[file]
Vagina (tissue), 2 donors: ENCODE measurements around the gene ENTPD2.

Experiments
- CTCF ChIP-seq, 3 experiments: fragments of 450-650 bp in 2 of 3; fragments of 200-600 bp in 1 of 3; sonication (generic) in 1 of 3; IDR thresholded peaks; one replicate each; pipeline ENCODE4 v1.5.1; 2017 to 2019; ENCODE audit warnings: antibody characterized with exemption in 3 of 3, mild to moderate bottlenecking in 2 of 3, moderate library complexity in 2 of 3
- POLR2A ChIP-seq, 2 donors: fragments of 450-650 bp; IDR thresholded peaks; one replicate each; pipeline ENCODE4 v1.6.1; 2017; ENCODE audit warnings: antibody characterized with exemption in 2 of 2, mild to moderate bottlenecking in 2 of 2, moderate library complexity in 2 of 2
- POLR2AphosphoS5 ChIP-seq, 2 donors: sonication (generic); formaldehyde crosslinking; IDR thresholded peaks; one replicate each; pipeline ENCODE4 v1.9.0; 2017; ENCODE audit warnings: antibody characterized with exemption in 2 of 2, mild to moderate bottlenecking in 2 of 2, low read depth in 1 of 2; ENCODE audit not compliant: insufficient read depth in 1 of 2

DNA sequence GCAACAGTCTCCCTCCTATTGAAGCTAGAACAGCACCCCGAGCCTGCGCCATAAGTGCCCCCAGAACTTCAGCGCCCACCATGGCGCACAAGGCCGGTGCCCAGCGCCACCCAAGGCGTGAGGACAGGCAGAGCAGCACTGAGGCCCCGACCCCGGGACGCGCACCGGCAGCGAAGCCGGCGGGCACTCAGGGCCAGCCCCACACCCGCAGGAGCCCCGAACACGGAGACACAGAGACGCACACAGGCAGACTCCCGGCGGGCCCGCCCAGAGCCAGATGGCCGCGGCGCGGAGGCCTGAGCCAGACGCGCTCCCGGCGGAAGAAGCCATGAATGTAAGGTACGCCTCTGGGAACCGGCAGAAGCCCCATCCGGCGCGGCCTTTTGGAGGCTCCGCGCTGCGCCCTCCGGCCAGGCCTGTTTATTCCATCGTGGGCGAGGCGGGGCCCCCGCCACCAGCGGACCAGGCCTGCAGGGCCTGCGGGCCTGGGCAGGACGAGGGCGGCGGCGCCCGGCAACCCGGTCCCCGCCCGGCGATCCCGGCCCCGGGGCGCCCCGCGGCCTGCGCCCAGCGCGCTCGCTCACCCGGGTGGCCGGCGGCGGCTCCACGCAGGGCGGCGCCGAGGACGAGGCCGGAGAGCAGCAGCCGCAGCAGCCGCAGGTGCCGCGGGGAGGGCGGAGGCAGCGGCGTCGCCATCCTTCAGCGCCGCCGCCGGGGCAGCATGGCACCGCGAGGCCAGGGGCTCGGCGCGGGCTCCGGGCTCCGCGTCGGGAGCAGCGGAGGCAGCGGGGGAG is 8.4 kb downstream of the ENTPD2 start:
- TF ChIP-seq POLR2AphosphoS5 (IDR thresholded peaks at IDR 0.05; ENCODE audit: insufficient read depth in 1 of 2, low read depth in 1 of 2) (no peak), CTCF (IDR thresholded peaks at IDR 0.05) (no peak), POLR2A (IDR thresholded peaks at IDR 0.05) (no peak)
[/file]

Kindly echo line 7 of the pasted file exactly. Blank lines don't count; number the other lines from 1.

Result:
- TF ChIP-seq POLR2AphosphoS5 (IDR thresholded peaks at IDR 0.05; ENCODE audit: insufficient read depth in 1 of 2, low read depth in 1 of 2) (no peak), CTCF (IDR thresholded peaks at IDR 0.05) (no peak), POLR2A (IDR thresholded peaks at IDR 0.05) (no peak)